when leaving so I am not one of the millionaires or
lucky heirs who inherited money from the sale of stock when DeKalb
(Ag) Genetics was bought by Monsanto around 1998.
There are many stories to tell about the DeKalb Agricultural
Association and its people.
Those who didnt
work there but know all about the winged ear will
enjoy the historical exhibit now on display through April at
the Nehring Gallery in downtown DeKalb. I sure learned a lot
more talking with the alumni who were present when I visited.
My father was an Ag employee in the late 1940s and
wired some of the new Ag plants in Iowa, Ontario, Canada, and
Redwood Falls, Minn. My mother and I joined him for the summer
in Redwood Falls, living in a cabin near the water where I fished
every day and learned how to ride a bike. And I remember his
boss, Charlie Blackman, and their lifelong friendship after my
father left the Ag. Of course dad sold his stock
Two of the many versions of the famous winged ear are
shown in this photo (Barry Schrader Photo)
sidebar story that ties into the current exhibit: The Burt Oderkirk
family that bought the house at 217 Annie Glidden Road, where
Annie Glidden had lived for many years, included three daughters.
One of them, Ellen, married Dean Froelich, who spent most of
his career working for the Ag in the poultry and seed divisions.
The Froelichs are coming to DeKalb in April to see the exhibit
and probably the old family home, as well as the playhouse now
on the grounds of the Ellwood House and Museum. I am told that
Dean proposed to Ellen on the front porch of that playhouse when
it was owned by the Oderkirks and kept in their yard.
is much discussion and concern over the future of the DeKalb
Ag historical collection, now being managed by the members of
the DEKALB Alumni Association, a group of former employees who
are active in preserving the heritage of this agricultural icon.
Only about 1 or 2 percent of the entire collection is on display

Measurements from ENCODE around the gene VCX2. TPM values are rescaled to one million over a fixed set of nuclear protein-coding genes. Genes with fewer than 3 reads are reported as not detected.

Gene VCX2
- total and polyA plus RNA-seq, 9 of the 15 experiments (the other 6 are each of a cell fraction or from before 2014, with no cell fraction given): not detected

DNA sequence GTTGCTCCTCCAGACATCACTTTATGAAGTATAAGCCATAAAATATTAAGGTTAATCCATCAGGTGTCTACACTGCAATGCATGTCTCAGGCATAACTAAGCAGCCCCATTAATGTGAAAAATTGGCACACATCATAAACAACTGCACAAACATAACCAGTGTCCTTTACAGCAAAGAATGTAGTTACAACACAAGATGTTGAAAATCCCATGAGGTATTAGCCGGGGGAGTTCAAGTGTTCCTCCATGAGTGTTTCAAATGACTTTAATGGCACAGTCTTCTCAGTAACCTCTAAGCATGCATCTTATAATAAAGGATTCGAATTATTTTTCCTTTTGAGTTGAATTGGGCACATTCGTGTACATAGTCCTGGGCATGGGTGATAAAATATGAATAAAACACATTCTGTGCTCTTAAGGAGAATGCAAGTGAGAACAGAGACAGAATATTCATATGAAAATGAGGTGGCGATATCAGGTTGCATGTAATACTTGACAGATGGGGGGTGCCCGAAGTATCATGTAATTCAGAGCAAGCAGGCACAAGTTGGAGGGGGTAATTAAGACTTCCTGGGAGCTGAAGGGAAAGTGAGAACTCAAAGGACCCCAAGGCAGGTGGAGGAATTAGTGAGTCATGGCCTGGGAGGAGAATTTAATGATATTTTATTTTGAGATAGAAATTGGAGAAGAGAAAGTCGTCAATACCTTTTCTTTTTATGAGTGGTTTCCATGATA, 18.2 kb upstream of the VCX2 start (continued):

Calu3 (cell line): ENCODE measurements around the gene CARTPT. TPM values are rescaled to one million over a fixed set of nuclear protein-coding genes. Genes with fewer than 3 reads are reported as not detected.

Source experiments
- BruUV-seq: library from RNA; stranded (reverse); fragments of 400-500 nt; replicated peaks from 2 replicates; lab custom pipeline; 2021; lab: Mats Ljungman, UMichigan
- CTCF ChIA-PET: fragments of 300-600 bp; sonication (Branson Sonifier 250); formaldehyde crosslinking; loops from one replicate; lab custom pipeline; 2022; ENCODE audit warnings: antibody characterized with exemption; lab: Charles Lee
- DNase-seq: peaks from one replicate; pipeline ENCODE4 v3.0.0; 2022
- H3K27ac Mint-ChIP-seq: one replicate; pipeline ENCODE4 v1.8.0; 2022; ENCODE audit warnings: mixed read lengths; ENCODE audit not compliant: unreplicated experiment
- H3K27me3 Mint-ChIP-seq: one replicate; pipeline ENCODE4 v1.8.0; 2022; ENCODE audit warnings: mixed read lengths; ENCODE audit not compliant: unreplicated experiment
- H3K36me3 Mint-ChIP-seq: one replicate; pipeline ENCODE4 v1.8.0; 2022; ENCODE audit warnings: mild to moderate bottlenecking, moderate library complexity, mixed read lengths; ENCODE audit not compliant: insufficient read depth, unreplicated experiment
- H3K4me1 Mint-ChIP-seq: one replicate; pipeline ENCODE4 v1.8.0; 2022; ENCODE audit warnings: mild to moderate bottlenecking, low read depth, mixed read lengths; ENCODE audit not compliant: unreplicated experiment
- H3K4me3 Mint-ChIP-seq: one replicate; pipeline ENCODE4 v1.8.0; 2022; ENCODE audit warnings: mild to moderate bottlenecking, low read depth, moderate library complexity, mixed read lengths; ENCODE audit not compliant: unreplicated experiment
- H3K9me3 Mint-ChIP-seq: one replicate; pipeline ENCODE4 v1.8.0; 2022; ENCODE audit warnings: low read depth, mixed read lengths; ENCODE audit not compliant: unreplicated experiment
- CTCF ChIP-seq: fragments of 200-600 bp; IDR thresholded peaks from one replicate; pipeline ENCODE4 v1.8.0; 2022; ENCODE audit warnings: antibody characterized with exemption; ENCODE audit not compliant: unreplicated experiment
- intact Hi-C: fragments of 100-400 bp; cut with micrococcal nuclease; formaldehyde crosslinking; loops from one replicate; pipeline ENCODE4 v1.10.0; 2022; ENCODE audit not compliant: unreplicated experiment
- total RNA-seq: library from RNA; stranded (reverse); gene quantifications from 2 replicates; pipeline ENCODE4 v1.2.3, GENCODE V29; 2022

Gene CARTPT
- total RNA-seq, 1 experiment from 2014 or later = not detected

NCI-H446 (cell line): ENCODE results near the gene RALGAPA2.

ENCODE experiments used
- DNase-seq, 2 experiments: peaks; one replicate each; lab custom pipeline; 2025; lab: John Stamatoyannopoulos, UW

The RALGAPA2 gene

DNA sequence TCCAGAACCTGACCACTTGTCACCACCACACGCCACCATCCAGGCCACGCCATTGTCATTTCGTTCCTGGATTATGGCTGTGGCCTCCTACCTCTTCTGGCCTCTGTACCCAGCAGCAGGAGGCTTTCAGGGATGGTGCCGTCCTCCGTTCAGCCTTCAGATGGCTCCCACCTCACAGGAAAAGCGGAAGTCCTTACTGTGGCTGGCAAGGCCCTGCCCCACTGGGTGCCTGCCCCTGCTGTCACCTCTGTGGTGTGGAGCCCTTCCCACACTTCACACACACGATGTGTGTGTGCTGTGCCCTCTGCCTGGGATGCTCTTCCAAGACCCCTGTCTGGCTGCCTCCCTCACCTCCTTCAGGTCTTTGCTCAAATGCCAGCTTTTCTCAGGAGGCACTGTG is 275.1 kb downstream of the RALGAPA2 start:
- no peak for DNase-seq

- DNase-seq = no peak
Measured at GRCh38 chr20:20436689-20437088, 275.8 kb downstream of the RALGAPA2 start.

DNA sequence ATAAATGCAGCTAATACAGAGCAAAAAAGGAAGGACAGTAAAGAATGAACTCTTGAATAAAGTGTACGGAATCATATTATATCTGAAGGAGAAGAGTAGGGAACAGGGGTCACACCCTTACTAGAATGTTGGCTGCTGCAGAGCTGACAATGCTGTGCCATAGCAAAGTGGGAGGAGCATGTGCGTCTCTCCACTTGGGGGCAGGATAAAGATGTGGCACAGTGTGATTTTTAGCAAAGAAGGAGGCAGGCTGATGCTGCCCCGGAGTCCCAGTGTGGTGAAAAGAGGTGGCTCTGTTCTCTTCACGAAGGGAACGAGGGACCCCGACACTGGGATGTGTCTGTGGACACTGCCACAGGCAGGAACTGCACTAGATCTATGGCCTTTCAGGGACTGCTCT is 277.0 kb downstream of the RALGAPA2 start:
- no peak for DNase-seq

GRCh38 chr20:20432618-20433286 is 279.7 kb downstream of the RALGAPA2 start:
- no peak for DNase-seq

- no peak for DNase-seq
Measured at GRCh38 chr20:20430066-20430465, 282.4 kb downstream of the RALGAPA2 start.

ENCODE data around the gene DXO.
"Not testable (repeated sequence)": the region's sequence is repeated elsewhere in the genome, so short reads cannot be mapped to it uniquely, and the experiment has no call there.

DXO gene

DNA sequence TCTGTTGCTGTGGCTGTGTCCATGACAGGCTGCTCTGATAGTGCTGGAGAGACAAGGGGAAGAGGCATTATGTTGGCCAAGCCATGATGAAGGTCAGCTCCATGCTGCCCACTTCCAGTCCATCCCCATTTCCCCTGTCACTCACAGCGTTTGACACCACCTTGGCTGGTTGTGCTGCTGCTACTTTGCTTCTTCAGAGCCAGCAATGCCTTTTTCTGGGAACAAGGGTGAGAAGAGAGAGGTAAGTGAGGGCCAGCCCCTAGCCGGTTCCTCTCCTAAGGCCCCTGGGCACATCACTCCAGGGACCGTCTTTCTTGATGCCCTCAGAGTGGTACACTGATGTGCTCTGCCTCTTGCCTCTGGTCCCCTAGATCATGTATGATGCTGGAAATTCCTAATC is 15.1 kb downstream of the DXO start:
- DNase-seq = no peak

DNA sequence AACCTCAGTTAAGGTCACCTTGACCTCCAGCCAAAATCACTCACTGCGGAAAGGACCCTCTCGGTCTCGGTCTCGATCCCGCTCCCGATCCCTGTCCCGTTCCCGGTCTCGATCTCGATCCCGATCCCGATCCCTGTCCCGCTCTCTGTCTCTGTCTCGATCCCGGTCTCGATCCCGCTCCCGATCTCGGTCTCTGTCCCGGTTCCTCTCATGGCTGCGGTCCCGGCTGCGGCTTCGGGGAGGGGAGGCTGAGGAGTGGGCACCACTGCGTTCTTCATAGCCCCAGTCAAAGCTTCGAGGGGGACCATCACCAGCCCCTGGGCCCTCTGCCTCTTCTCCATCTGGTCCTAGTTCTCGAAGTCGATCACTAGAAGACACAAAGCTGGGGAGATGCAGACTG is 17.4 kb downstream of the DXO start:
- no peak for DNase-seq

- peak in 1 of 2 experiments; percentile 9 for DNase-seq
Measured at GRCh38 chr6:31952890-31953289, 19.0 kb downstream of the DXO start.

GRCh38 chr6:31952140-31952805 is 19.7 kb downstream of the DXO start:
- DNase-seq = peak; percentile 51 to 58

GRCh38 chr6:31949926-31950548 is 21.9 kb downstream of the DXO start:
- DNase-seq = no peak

at the gallery, so there needs to be a museum established to
exhibit the artifacts on a permanent basis. There should be sufficient
interest since it would attract more tourism to this area, just
like the barbed wire barons homes do.
Northern Illinois University, which now owns the old Glidden/Oderkirk
house, could offer it for a museum to the Ag alumni group. Or
could space be found at the Engh farm outside Sycamore, or the
Glidden Homestead after they have acquired the greenhouse building,
which is a fundraising project currently under way.
wish the Ag alums well in their efforts to find a museum or home
for the artifacts and not just remain in a storage building where
they cant be enjoyed by the public.
Another topic: I got several e-mails from
Genoa folks commenting on the history of the towns founding
column. Pat (Johnson) Smith from the Genoa-Kingston Class of
1960 recalls a history project in school when she and the late
Lynn Pflaum collaborated on researching Genoa history and they
interviewed the late Cassie Burrows who had lived there a long
time. Mrs. Burrows told them how Genoa got its name when the
first settler Thomas Madison (aka Matteson) chose the name from
Genoa, New York. So it must be he was not an Italian, or it would
have been pronounced GEN-owa after the historic city
Another e-mailer, Dolores Gallagher,
worked on the Rural School Journeys book and found
some family history sources to be incorrect when
matched with more official records. And another question arose:
When is a town founded when it is platted, a post office
established or when a village is incorporated? I leave all these
issues to Tom Oestreicher and his G-K history students, if they
decide to take the challenge.